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Behavioral Health Service Utilization and Cost for North Carolina’s Foster Children: A Report for Partnering For Excellence

dc.contributor.advisor Rosanbalm, Katie Foosness, Susan 2014-04-18T13:11:34Z 2014-04-18T13:11:34Z 2014-04-18
dc.description.abstract Executive Summary Introduction The foster care population in North Carolina, which hovered around 8,882 children as of August 2013, is of special interest to policymakers, politicians, Medicaid officials, child welfare professionals, and healthcare providers. This group of infants through young adults faces unique challenges in their educational, social, emotional, developmental, and physical growth. Their elevated needs put extra pressure on already stressed systems with limited financial resources. High levels of behavioral health and emotional problems lead to placement disruptions, costly interventions, and require extra diligence on the part of caseworkers, foster parents, and professionals to manage crises and keep foster children safe. It is essential to identify strategies to address the behavioral health needs of foster children within the constraints of limited resources, and in ways that take advantage of the most recent research on evidence-based treatments. These strategies should aim to reduce placement disruptions and promote healthy outcomes for foster children. By using existing data collection systems within the Department of Social Services and Local Management Entity-Managed Care Organizations (LME-MCOs), we can gain important insight into this population’s health and mental health needs, access to services, utilization, and cost. These data will also provide us with an opportunity to improve the existing systems and recommend policy changes. Policy Question How can county Departments of Social Services (DSS) and Local Management Entity-Managed Care Organizations (LME-MCOs) use existing data to better manage the foster care population and improve mental health outcomes?   Policy Recommendations 1. Stakeholders should focus on increasing the frequency and quality of trauma-informed comprehensive clinical assessments for children in contact with child welfare. 2. Cardinal Innovations and behavioral health providers should continue to expand the service array of Evidence Based Practices available in Rowan County. 3. Cardinal Innovations should expand their use of care coordination to all children in DSS custody. 4. Cardinal Innovations and Rowan County DSS should identify high-cost and high utilization indicators in cases and target them with wraparound services like care coordination and additional case management at DSS. 5. DSS should implement data collection systems to monitor and track every placement change for children in DSS custody and note the specific reason. 6. DSS and Cardinal Innovations should encourage continuity of care with behavioral health providers and insist that barriers to treatment or placement stability be addressed. 7. DSS workers should be trained to recognize the different types of evidence-based therapies available and how to access them in their community. Methodology The data required for this project was obtained by Dr. Rosanbalm and the Partnering for Excellence pilot through Benchmarks and de-identified for analysis. The data come from four major databases from the State Data Warehouse and Cardinal Innovations Healthcare Solutions. These data include Child Protective Services (CPS) Data, Service Information System (SIS) Data, Child Placement and Payment System (CPPS) Data, and Medicaid Behavioral Health Services Data. The analysis conducted was intended to be exploratory, not causal, in nature. The goal was to obtain a thorough understanding of the baseline relationships between child welfare and behavioral health services in Rowan County. Without a counterfactual group or quasi-experimental design, it was not possible to make causal inferences about the effect of behavioral health services on the child welfare population. After the available data was analyzed, a reported was created based on initial interpretations and shared with Benchmarks, Cardinal, and county DSS stakeholders for further analysis and to guide final recommendations. The recommendations are informed by the existing literature from academia, child welfare practice, evidence-based treatments, and advocacy and policy groups. The data analysis from Rowan County has led to specific recommendations to improve county practices and policies, inform the Partnering for Excellence pilot, and suggest recommendations that could be implemented statewide in North Carolina. Discussion Children in foster care, by definition, have experienced trauma including the removal from their family and entry into foster care, and have likely experienced child abuse or neglect. We know from the research and experience that these foster children have increased mental health issues and psychiatric diagnoses. There may be barriers that delay or prevent foster children from receiving timely, comprehensive, and useful mental health assessments and further delays in entering evidence-based treatment to address their mental health issues. The data analysis in this paper confirms what the literature on foster children across the United States has found: foster children have significantly greater behavioral health issues, utilize more services, and account for a disproportionate amount of behavioral health expenditures. The analysis presented in this paper highlights a concern that there may be inadequate and inconsistent behavioral health assessments of high-risk children who have contact with CPS, and particularly for children in DSS custody. There may be practical barriers or case coordination issues that are preventing timely and comprehensive clinical assessments of these children. For example, the decreased rates of assessment among Hispanic children may indicate linguistic, cultural, or insurance barriers for undocumented children. Prior to the development of Partnering for Excellence the workforce in Rowan County was unable to accommodate the need for trauma-informed comprehensive clinical assessments. This may explain the use of developmentally inappropriate diagnostic labels or treatment services in the data. For example, it’s concerning that twelve 6 to 11 year old children received substance abuse treatment services. While these children may have been experimenting with substances, substance abuse treatment models are developmentally inappropriate for young children and their issues may have been better addressed by behavioral health services. Additionally, diagnosis of personality disorders in children under 18 years old, MST with children under 12 (as was the case with 10 children), and bipolar diagnoses in young children are all concerning practices that may stem from a lack of experience or resources in the community. It is well established in the literature and anecdotally that foster children’s undiagnosed and untreated mental health issues can lead to challenging externalizing behaviors (tantrums, aggression, lying, etc.) that strain their relationships with their foster parents and can lead to placement disruption. Foster care placements also frequently disrupt for administrative or policy reasons. Either way, the effect and feelings of rejection and instability are the same for the foster child. Research has shown that placement disruptions, particularly in the first 100 days of care, exacerbate foster children’s mental health issues and are associated with more frequent placement changes in the future. Placement disruption may also be associated with increased reliance on the Medicaid-funded residential treatment placements. Placement disruptions and entry into the residential treatment pipeline can delay reunification, prevent adoption or guardianship, and may be correlated with re-entry into foster care. DSS placement disruptions create administrative costs for the Department, disrupt behavioral health service delivery, and can lead to expensive reliance on residential treatment. This entire chain of negative events fails to capture the real and intangible costs to the child’s education and physical and emotional well-being, nor the increased costs associated with administrative procedures, school changes, court procedures, and informal case management. The analysis presented in this paper highlights the concerns about placement stability for children in DSS custody. Children with short first placements (less than 100 days) and more than one placement go on to have more placements overall and these placements are short, indicating that these children are “bouncing around” through placements. Placement instability is also associated with increased average behavioral health expenditures. It follows then, that these children have likely received multiple psychiatric diagnoses and are receiving a wide spectrum of behavioral health services with limited success. Finally, this paper emphasizes the value in utilizing wraparound services such as care coordination by the LME-MCO or Multisystemic Therapy (MST) prior to or following more expensive and intensive residential treatment options. Care coordination can improve the communication between providers, help ensure continuity of care during placement changes, and delay or prevent hospitalizations and other crises. MST has demonstrated effectiveness in preventing out-of-home placements and can effectively address conduct disorder behaviors that can lead to placement disruption and later reliance on institutional care or criminal behavior. For further information regarding this report please contact the author, Susan Cohen Foosness, MSW at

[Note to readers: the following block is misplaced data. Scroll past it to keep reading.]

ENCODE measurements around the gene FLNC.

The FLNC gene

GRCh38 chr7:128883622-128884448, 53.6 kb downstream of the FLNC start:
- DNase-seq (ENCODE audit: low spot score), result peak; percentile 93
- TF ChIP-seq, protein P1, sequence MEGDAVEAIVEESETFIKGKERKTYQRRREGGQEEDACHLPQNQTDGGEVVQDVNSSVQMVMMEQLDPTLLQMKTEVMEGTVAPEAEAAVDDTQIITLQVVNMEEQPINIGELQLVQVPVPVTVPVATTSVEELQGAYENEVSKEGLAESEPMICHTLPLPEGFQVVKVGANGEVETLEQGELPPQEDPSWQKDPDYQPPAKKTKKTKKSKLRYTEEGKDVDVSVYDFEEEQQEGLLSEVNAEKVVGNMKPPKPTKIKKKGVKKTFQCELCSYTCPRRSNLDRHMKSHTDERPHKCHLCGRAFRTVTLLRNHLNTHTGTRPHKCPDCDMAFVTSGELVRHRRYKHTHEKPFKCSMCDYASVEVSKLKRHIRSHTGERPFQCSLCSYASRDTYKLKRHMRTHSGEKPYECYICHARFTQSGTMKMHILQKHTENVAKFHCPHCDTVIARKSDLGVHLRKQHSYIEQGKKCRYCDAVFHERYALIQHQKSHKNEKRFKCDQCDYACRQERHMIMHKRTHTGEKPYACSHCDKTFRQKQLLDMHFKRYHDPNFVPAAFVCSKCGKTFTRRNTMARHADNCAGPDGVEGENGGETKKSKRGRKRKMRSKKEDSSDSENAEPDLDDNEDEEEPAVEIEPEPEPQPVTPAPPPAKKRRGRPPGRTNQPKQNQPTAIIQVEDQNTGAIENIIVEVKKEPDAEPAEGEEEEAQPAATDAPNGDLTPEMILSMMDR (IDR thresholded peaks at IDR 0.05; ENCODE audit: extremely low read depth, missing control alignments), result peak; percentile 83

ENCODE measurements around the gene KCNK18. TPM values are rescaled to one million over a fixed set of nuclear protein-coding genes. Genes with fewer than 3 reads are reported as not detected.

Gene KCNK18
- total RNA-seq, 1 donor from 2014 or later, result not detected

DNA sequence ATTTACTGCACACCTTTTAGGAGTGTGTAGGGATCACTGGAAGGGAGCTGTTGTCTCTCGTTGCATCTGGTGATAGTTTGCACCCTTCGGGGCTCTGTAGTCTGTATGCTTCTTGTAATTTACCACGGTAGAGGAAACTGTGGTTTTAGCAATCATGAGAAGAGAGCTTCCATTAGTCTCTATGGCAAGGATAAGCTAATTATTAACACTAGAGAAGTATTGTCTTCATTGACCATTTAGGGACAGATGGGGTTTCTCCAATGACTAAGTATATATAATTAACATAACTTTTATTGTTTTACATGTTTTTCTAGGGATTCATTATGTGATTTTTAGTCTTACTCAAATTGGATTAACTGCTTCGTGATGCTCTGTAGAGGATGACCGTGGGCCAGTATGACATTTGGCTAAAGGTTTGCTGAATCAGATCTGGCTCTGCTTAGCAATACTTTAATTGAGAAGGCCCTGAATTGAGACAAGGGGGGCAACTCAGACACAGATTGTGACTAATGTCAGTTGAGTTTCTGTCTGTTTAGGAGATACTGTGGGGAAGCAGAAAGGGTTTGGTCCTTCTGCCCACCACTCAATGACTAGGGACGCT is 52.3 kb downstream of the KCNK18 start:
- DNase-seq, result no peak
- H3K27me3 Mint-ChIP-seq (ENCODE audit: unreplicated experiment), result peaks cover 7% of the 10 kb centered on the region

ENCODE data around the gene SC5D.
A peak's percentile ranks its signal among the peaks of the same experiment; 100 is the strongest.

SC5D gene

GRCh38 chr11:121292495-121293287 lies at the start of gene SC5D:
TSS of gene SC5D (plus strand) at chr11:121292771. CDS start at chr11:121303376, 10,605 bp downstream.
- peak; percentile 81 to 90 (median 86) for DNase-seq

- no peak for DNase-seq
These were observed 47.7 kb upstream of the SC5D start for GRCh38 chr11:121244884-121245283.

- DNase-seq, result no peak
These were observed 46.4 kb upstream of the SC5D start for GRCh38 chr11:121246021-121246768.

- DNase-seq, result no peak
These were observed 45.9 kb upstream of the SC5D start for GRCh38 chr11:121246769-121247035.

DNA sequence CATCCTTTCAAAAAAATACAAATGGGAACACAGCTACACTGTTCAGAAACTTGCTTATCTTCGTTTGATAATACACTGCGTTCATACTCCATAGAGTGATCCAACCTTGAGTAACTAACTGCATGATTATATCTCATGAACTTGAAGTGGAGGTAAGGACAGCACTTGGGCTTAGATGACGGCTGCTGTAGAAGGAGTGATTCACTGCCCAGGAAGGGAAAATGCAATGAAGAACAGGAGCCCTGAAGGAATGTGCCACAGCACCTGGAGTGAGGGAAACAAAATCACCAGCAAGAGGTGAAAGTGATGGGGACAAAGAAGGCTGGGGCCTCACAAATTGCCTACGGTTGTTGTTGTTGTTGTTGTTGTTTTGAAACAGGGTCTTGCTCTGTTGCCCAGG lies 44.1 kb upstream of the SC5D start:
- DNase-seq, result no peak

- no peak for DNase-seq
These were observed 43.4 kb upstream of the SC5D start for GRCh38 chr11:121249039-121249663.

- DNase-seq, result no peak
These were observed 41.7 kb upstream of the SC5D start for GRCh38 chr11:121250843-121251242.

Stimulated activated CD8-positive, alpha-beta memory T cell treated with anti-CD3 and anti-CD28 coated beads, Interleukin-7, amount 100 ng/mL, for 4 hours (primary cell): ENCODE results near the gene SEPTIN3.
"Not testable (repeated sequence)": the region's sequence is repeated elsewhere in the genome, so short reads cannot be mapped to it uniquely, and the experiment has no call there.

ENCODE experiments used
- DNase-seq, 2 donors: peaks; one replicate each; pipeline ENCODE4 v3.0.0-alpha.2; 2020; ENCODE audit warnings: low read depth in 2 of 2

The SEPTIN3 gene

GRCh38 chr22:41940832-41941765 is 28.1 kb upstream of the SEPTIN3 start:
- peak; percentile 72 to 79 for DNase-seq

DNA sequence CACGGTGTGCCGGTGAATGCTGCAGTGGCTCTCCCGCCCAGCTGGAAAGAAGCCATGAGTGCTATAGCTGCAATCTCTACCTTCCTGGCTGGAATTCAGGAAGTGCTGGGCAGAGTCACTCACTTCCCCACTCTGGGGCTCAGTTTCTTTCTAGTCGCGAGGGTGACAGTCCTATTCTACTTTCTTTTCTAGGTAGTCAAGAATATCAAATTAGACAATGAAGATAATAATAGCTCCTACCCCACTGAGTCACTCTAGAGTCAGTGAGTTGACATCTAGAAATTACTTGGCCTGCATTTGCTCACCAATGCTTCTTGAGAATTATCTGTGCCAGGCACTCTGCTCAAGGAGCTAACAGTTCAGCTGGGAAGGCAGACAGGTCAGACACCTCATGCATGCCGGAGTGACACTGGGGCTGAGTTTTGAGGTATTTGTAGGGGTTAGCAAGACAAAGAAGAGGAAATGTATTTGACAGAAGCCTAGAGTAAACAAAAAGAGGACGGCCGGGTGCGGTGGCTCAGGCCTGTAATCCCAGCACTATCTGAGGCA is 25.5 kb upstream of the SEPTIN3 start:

dc.subject behavioral health
dc.subject Medicaid
dc.subject child welfare
dc.subject foster children
dc.subject mental health
dc.subject North Carolina
dc.title Behavioral Health Service Utilization and Cost for North Carolina’s Foster Children: A Report for Partnering For Excellence
dc.type Master's project
dc.department The Sanford School of Public Policy